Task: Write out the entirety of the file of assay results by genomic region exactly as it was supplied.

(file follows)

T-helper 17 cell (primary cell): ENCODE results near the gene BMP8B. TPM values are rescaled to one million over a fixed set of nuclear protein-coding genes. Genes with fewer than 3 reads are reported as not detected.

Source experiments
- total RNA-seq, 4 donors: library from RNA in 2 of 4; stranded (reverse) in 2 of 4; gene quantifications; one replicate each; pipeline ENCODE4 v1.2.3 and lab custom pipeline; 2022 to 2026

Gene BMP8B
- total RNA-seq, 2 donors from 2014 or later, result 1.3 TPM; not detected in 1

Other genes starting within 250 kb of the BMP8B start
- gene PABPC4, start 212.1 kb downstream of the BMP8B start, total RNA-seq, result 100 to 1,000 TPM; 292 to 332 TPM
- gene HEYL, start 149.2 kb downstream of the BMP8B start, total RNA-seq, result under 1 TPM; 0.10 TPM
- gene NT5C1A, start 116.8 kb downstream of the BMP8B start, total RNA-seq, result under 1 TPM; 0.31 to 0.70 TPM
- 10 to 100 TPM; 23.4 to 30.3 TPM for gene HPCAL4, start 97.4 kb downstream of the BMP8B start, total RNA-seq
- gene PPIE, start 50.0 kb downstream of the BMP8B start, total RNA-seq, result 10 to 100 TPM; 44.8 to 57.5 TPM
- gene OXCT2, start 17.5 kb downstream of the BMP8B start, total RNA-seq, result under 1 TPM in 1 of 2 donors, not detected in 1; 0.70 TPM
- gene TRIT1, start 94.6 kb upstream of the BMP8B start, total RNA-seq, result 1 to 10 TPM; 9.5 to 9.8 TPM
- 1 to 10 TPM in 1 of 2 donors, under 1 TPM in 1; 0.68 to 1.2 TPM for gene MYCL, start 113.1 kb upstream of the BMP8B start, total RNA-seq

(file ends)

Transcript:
T-helper 17 cell (primary cell): ENCODE results near the gene BMP8B. TPM values are rescaled to one million over a fixed set of nuclear protein-coding genes. Genes with fewer than 3 reads are reported as not detected.

Source experiments
- total RNA-seq, 4 donors: library from RNA in 2 of 4; stranded (reverse) in 2 of 4; gene quantifications; one replicate each; pipeline ENCODE4 v1.2.3 and lab custom pipeline; 2022 to 2026

Gene BMP8B
- total RNA-seq, 2 donors from 2014 or later, result 1.3 TPM; not detected in 1

Other genes starting within 250 kb of the BMP8B start
- gene PABPC4, start 212.1 kb downstream of the BMP8B start, total RNA-seq, result 100 to 1,000 TPM; 292 to 332 TPM
- gene HEYL, start 149.2 kb downstream of the BMP8B start, total RNA-seq, result under 1 TPM; 0.10 TPM
- gene NT5C1A, start 116.8 kb downstream of the BMP8B start, total RNA-seq, result under 1 TPM; 0.31 to 0.70 TPM
- 10 to 100 TPM; 23.4 to 30.3 TPM for gene HPCAL4, start 97.4 kb downstream of the BMP8B start, total RNA-seq
- gene PPIE, start 50.0 kb downstream of the BMP8B start, total RNA-seq, result 10 to 100 TPM; 44.8 to 57.5 TPM
- gene OXCT2, start 17.5 kb downstream of the BMP8B start, total RNA-seq, result under 1 TPM in 1 of 2 donors, not detected in 1; 0.70 TPM
- gene TRIT1, start 94.6 kb upstream of the BMP8B start, total RNA-seq, result 1 to 10 TPM; 9.5 to 9.8 TPM
- 1 to 10 TPM in 1 of 2 donors, under 1 TPM in 1; 0.68 to 1.2 TPM for gene MYCL, start 113.1 kb upstream of the BMP8B start, total RNA-seq